The silver lining amidst the trauma and tragedy of the first year of the COVID-19 pandemic was the 7% decrease in carbon emissions worldwide — 2.4 billion fewer tons than in 2019 — that accompanied quarantines, lockdowns and the resulting decrease in travel. With vaccination rates picking up in developed states, the return to international travel threatens a return to pre-pandemic carbon production levels in international development, a field that prides itself on sustainability.
The lessons learned from telework in the past year have provided all sectors with the tools to continue to work effectively while maintaining a lower carbon footprint. Applying these lessons learned at three levels of decision-making — the individual, organizational and funder levels — will help ensure that the development community continues to improve its efforts to be environmentally sustainable.
Is Travel Now a Game of Russian Roulette?
The 1990s gave us the question, “Could this meeting have been an email?” The 2020s will give us the equally impactful “Could this trip have been a Zoom meeting?” Yet many in government, business and international development communities are itching to return to international travel. Some countries have gone as far as to start promoting themselves as COVID-safe hubs for international meetings. While these hubs are attractive for relationship management and stewardship efforts, increased travel to these spots will result in a larger global carbon footprint.
The international development community’s commitment to mitigate and adapt in order to prevent climate change demands a moment to pause and reconsider what concrete steps can be taken to slow the return to pre-pandemic levels of carbon emissions. The most notable change is the dependence on international air travel, a common practice in the international development space that undermines a collective commitment to the UN Sustainable Development Goals. International development practitioners should continue to embrace new technologies that make international travel less necessary, reducing both the impact on the environment and the project costs.
Managing the carbon impact of the international development community requires a multilevel commitment involving individuals, implementing organizations and funders. Until multilateral institutions and governments set clear guidelines and regulations, individuals and organizations are going to have to take the initiative to change behaviors.
For most international development practitioners, setting personal limits on international travel at the individual level is the easiest way to limit carbon impact. This requires practitioners to learn about the impact of their travel on the environment; set limits on their own travel by number of flights, volume of carbon or miles traveled; and to communicate these personal limits to the organizations and stakeholders with whom they work. Individuals setting reasonable personal limits on professional and personal travel will help build a culture of accountability.
This cultural shift will also require implementing organizations to model best practices by setting limits on international travel and carbon production. While these limits can be set by individual, region or project, the most important element is tracking and holding team members accountable for their environmental impact. Furthermore, organizations should create clear guidelines for what particular activities and processes require a partner visit to be in-person. Project timelines should be built in a way that allows activities that require travel to be accomplished together on perhaps slightly longer, but less frequent trips.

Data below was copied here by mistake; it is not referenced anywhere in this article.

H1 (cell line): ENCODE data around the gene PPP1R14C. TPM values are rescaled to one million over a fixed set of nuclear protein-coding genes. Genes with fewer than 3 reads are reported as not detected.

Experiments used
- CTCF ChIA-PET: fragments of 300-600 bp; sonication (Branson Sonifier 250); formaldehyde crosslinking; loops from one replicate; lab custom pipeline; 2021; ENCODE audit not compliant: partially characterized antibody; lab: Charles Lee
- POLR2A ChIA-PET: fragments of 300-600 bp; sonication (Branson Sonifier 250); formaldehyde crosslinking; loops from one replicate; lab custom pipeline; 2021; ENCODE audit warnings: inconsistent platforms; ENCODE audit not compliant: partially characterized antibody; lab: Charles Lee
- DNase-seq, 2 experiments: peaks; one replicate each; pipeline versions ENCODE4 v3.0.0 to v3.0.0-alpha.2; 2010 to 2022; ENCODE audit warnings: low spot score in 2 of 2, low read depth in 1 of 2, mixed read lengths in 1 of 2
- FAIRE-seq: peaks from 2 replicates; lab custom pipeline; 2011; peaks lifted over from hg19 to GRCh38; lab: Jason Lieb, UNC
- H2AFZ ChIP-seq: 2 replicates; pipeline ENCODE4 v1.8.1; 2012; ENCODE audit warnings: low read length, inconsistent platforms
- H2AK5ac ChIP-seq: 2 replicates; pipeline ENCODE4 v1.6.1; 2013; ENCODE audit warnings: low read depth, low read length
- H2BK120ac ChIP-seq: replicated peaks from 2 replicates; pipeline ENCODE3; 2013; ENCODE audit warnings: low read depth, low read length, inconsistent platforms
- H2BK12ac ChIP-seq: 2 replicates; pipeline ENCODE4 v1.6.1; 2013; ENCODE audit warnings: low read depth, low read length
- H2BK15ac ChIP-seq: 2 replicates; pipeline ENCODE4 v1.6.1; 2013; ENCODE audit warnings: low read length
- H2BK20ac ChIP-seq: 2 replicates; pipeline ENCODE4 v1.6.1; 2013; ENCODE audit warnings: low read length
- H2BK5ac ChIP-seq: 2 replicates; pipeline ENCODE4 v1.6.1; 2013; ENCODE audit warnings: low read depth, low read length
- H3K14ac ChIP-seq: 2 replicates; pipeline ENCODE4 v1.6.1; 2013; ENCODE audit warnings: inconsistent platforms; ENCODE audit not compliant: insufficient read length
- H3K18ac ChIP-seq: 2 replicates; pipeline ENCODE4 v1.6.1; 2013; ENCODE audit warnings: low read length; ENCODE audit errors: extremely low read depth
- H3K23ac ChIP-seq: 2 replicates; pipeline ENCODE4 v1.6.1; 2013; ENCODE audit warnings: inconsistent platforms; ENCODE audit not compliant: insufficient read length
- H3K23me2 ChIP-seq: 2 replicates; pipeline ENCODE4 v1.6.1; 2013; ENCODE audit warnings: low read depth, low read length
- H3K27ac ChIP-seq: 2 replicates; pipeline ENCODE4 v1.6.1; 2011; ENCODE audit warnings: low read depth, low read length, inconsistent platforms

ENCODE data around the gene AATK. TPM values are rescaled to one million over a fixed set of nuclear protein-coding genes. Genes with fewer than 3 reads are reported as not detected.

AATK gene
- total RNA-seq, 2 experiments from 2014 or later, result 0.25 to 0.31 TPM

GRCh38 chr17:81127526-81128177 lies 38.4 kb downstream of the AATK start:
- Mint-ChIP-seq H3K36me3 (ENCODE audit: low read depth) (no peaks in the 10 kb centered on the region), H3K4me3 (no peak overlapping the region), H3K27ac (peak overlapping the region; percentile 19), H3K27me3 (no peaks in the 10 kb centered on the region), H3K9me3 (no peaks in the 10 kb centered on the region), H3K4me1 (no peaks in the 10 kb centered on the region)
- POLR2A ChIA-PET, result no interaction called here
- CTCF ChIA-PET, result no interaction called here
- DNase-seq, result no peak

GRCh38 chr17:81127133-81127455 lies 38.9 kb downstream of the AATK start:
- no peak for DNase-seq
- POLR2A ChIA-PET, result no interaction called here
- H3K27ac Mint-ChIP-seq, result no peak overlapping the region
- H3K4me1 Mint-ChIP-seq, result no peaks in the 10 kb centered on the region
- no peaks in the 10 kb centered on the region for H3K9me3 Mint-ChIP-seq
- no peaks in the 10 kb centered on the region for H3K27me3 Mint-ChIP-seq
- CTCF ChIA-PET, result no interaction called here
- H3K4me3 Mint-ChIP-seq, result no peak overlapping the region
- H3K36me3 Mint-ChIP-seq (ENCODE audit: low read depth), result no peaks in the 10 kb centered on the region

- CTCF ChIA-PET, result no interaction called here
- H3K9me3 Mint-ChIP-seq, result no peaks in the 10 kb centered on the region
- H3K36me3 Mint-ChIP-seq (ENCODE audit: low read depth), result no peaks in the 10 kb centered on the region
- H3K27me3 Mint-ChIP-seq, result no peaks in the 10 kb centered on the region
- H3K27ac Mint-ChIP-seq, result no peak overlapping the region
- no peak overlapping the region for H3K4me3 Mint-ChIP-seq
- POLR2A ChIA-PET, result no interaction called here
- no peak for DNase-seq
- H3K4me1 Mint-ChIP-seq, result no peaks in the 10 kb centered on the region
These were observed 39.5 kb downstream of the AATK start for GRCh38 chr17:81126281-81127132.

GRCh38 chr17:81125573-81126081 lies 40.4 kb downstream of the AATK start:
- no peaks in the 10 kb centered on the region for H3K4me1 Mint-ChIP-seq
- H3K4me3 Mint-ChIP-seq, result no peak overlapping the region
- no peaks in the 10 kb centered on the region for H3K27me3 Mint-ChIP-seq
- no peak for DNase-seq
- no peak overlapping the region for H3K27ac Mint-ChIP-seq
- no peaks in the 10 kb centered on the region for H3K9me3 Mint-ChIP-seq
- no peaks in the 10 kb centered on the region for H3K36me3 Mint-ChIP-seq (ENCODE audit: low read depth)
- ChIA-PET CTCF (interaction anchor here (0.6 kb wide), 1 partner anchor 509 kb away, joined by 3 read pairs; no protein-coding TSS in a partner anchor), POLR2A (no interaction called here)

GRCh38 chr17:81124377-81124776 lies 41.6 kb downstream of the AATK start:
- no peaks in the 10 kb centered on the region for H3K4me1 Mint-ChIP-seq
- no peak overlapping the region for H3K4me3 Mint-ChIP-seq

Finally, institutions funding international development work ought to use the power of the purse strings to limit the carbon impact of international development programming. Be it governments, nonprofits or the private sector, funders ought to restrict the number of international flights that funding can be used to support per project. Normalizing these types of contractual commitments and building reporting practices and timelines that account for less travel will allow implementing organizations and individuals to maintain their commitments to preventing carbon emissions.
Common practice and guidance from before the pandemic can still hold true in principle, but the way we think about the urgency and opportunity to mitigate climate change must shift to account for the new technologies and practices that have been put in place. Reduction of travel will see a magnified impact if organizations and individuals continue to adopt carbon offsetting measures for required travel.
Less international travel does not have to undermine relationship building and cooperation with international partners. Longer, less frequent visits and stronger capacity-building efforts related to cooperative technology platforms will do the job without the environmental impact of frequent, long-haul flights. Before putting your tray table into the locked upright position to meet in person, consider if meeting in a gallery view would suffice.
*[Fair Observer is a media partner of Young Professionals in Foreign Policy.]
The views expressed in this article are the author’s own and do not necessarily reflect Fair Observer’s editorial policy.
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